Updated Handlebar Grooming Part 4 – Wash and Wear
Some of us men aren’t used to fussing over something like a handlebar mustache. There’s nothing wrong with a bit of fussing. Some guys already do a bit of fussing over their looks already. We just need to get used to the fact that a moustache of the awesome sort needs some care. It’s not vain unless you get vain about it. Keep it in perspective and you’ll be fine. And you will still probably end up with a pile of moustache care products.
Before you wash it check under it for flakes. If you are getting any accumulation of dead skin cells then use a dry, stiff tooth brush to exfoliate before washing. Just brush in a couple of directions until the flakes are gone. This is healthier for your skin and looks better up close for your closeup moments.
You may likely desire to use wax to style your moustache. This comes with the question of what to do about removing it.
My preferred method is to use a blowdryer to carefully melt the wax, one curl at a time, wiping out the liquid wax by pinching the curl with a paper towel. Be careful not to get it too hot as you can fry the hair. Just watch, and as it begins to melt pause and wipe some out, then go again until you are satisfied. This method won’t remove all of it but is pretty fast, and can actually leave a useful trace of wax on the hair if you want to go semi-natural using that. You can also use the heat to melt wax out of your comb, but be careful you don’t melt a plastic comb.
If you want to get all the wax out you can use an oil mix such as Petal Pushers’ wax removal oil, which has a nice cinnamon scent, or just use Dawn dish liquid soap as it will get anything out. You can use it on your grooming tools, combs and brushes also.
If you use wax and conditioning products such as lanolin, I’m not so sure it’s all that critical what you wash your moustache with as the hair is course and short, and if you use wax that will overshadow any effect the washing agent will have. Even so, it’s a good idea to not use crappy soaps or shampoo as the moustache hair is usually courser, maybe less flexible, and because it is the most important hair on your body, you don’t want to abuse it. Especially with a long moustache, you can get split ends, and it’s important to treat the hair well for that purpose.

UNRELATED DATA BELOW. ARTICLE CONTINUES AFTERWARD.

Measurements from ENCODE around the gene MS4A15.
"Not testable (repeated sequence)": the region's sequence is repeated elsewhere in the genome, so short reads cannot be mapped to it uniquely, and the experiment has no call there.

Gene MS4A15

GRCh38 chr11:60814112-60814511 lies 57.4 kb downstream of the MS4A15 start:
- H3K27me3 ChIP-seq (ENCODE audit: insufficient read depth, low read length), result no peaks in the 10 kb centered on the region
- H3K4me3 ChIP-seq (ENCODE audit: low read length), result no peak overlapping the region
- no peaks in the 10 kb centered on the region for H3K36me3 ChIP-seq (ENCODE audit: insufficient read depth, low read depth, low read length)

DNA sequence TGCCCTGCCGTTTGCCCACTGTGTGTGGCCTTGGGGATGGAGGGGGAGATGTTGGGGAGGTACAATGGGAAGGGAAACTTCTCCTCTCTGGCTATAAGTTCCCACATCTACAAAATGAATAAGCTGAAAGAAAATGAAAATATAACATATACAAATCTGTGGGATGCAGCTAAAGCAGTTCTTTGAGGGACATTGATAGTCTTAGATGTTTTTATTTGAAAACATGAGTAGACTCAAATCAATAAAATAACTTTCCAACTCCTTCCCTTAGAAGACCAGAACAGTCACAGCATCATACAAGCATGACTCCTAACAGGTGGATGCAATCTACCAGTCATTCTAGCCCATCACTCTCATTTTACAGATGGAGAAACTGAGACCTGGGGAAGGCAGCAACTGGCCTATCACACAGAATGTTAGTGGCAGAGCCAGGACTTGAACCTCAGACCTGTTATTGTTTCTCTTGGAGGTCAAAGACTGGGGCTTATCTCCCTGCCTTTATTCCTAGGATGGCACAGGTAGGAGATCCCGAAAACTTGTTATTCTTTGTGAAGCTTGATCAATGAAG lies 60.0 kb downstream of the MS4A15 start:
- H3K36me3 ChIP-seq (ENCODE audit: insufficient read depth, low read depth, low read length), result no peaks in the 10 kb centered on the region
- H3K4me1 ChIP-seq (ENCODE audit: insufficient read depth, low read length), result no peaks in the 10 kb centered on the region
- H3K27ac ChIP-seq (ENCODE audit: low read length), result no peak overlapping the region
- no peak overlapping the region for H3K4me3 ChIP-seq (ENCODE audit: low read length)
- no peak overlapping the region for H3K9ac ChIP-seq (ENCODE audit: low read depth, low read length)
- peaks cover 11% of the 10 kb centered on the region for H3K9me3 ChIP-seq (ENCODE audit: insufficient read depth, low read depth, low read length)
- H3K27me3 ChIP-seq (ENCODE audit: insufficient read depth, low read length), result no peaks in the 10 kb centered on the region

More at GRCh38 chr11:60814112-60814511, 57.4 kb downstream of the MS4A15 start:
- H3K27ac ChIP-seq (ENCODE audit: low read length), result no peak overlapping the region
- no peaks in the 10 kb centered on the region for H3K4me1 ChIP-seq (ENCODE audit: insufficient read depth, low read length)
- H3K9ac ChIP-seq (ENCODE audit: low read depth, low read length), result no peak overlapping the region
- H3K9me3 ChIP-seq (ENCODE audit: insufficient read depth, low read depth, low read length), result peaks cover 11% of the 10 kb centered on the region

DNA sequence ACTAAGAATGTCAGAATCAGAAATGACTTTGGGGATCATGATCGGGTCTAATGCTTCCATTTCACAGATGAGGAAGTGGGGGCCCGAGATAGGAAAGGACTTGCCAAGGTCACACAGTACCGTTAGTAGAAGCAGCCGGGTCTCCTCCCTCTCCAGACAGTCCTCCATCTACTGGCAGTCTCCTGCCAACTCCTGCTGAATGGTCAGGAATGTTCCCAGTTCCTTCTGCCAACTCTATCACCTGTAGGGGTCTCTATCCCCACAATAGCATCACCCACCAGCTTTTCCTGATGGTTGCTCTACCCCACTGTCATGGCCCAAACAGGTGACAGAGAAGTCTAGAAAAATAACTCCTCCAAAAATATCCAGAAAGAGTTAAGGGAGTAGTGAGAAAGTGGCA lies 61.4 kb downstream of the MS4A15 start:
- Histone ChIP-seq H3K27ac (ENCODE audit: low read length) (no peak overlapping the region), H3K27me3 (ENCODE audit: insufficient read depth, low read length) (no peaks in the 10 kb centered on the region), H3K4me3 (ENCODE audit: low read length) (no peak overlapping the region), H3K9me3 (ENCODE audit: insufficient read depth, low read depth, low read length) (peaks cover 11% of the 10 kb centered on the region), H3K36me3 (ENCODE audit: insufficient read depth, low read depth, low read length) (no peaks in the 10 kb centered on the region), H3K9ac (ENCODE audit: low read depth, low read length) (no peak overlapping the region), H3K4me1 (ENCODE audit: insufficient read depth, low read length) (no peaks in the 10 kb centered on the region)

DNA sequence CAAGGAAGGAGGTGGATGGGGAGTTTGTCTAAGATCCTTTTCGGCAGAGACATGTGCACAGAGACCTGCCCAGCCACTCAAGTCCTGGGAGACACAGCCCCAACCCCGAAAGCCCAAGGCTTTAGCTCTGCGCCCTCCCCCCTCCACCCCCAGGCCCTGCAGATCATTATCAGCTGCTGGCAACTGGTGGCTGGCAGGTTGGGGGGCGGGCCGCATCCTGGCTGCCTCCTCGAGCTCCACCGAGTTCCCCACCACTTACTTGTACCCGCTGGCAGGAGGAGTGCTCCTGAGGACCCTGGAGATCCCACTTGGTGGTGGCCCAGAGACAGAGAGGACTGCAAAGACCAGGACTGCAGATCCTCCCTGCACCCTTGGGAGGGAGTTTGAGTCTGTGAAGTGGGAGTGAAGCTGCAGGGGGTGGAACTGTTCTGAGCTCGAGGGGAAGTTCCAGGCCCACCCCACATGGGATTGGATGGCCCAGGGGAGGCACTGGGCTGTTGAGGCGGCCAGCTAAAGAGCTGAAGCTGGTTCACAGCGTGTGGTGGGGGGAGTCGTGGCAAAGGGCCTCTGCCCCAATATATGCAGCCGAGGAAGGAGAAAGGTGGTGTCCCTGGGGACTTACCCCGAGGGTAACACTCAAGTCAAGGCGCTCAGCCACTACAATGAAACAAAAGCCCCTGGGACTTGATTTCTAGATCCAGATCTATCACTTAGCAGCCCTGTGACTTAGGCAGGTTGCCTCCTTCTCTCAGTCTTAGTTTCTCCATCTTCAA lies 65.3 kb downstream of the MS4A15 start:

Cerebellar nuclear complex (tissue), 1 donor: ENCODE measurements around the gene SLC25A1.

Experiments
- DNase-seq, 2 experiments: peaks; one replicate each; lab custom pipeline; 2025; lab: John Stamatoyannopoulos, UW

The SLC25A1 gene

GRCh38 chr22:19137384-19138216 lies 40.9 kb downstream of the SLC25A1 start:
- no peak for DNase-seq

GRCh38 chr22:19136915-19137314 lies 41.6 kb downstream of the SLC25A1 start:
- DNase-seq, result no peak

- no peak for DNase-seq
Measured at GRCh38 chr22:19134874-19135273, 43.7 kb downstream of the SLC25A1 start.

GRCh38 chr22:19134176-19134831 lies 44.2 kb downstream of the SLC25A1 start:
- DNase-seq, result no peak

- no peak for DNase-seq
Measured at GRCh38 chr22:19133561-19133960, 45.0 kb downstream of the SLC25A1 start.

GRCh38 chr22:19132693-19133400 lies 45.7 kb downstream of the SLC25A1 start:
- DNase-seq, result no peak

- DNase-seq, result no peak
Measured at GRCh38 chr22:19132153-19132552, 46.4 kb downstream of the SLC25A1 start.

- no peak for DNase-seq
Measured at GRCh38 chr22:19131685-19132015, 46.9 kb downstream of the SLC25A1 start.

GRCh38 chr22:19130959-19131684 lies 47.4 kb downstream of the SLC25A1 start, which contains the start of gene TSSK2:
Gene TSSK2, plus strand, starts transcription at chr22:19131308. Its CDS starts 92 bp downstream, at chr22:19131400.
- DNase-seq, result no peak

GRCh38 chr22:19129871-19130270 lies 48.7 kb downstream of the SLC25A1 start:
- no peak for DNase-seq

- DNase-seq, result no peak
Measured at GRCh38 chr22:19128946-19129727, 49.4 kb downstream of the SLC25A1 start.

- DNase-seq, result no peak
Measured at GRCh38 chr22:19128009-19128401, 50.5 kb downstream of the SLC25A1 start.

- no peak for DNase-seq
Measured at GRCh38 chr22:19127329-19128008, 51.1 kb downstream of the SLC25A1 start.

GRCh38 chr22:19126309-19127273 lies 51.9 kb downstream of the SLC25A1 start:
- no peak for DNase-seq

That being said, I would suggest you wash your moustache with good shampoo rather than soap. I prefer organic shampoos. Baby shampoo is pretty harsh on hair. A moisturizing shampoo may be a good idea if you go natural with no conditioners, but also remember that your skin produces a fair amount of its own oils and within an hour or two those oils will move onto the hair in your moustache.
For a natural mo, conditioner can have a nice effect. You don’t need conditioner in the curls if you use any sort of wax-like product as the conditioner will be irrelevant when you apply the product, but the body of the moustache would benefit, unless your waxing practices apply any wax traces to the body of the moustache.
Some men like to apply leave-in conditioner or maybe jojoba oil after washing to give it a nice “moisturizing”. Sometimes, after washing, I used to put a tiny smidgen of conditioner on my mo as a leave in conditioner when I wasn’t going to use wax or glue. I now prefer pharmaceutical grade lanolin as a conditioner. You can get a few ounces of it for under ten dollars on Amazon.com. It has almost no scent and you need just the tiniest amount. I expect my jar will last a few years. I very much like the effect. It goes on slightly sticky but that changes and the hair gets a nice semi-waxy feeling. It’s like halfway between a lotion and a wax in the feel.
If you don’t use product on your handlebar moustache then be aware that after you eat it may have food odors on it. If you aren’t using wax or another product you might want to give it a quick wash in the sink, even if you are dining out. You may not want to go around smelling like a burrito or whatever for the rest of the day. If your moustache is waxed or glued and generally out of food’s way, you’re fine. You wouldn’t want to be washing and rewaxing it anyway.
By the way, while eating it’s a good idea to be mindful you can collect some food crumbs on your moustache so you might want to wipe with a napkin frequently during your meal, especially when dining in the presence of others. Tip: eat toast buttered-side down to keep the spread off your crumb catcher.
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